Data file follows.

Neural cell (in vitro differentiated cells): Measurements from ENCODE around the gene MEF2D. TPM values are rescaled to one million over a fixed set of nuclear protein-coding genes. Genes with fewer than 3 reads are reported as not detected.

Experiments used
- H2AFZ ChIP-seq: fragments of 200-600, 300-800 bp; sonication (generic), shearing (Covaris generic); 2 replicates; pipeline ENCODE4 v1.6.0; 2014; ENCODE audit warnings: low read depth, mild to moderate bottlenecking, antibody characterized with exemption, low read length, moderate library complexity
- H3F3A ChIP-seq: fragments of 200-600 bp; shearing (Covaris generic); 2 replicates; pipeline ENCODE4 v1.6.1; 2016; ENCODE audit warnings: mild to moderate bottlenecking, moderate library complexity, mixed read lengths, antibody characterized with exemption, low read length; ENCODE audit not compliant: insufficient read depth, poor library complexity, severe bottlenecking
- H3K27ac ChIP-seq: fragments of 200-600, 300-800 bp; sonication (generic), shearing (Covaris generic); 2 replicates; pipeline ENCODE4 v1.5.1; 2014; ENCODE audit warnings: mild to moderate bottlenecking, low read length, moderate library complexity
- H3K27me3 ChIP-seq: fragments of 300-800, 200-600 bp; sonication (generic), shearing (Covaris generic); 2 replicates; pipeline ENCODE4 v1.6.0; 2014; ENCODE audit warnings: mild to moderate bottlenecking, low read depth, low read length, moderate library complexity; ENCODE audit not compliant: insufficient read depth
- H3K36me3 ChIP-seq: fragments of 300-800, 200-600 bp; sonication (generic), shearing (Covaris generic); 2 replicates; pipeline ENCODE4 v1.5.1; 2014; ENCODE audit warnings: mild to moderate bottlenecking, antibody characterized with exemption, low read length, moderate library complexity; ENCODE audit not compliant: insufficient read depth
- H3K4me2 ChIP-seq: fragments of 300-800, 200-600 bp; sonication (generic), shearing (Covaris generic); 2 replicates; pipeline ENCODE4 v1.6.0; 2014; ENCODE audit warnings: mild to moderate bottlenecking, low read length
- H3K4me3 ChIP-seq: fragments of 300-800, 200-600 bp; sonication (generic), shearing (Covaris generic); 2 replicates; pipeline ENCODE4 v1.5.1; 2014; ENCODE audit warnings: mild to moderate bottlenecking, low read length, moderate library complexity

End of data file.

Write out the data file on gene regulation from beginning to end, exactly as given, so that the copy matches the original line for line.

Neural cell (in vitro differentiated cells): Measurements from ENCODE around the gene MEF2D. TPM values are rescaled to one million over a fixed set of nuclear protein-coding genes. Genes with fewer than 3 reads are reported as not detected.

Experiments used
- H2AFZ ChIP-seq: fragments of 200-600, 300-800 bp; sonication (generic), shearing (Covaris generic); 2 replicates; pipeline ENCODE4 v1.6.0; 2014; ENCODE audit warnings: low read depth, mild to moderate bottlenecking, antibody characterized with exemption, low read length, moderate library complexity
- H3F3A ChIP-seq: fragments of 200-600 bp; shearing (Covaris generic); 2 replicates; pipeline ENCODE4 v1.6.1; 2016; ENCODE audit warnings: mild to moderate bottlenecking, moderate library complexity, mixed read lengths, antibody characterized with exemption, low read length; ENCODE audit not compliant: insufficient read depth, poor library complexity, severe bottlenecking
- H3K27ac ChIP-seq: fragments of 200-600, 300-800 bp; sonication (generic), shearing (Covaris generic); 2 replicates; pipeline ENCODE4 v1.5.1; 2014; ENCODE audit warnings: mild to moderate bottlenecking, low read length, moderate library complexity
- H3K27me3 ChIP-seq: fragments of 300-800, 200-600 bp; sonication (generic), shearing (Covaris generic); 2 replicates; pipeline ENCODE4 v1.6.0; 2014; ENCODE audit warnings: mild to moderate bottlenecking, low read depth, low read length, moderate library complexity; ENCODE audit not compliant: insufficient read depth
- H3K36me3 ChIP-seq: fragments of 300-800, 200-600 bp; sonication (generic), shearing (Covaris generic); 2 replicates; pipeline ENCODE4 v1.5.1; 2014; ENCODE audit warnings: mild to moderate bottlenecking, antibody characterized with exemption, low read length, moderate library complexity; ENCODE audit not compliant: insufficient read depth
- H3K4me2 ChIP-seq: fragments of 300-800, 200-600 bp; sonication (generic), shearing (Covaris generic); 2 replicates; pipeline ENCODE4 v1.6.0; 2014; ENCODE audit warnings: mild to moderate bottlenecking, low read length
- H3K4me3 ChIP-seq: fragments of 300-800, 200-600 bp; sonication (generic), shearing (Covaris generic); 2 replicates; pipeline ENCODE4 v1.5.1; 2014; ENCODE audit warnings: mild to moderate bottlenecking, low read length, moderate library complexity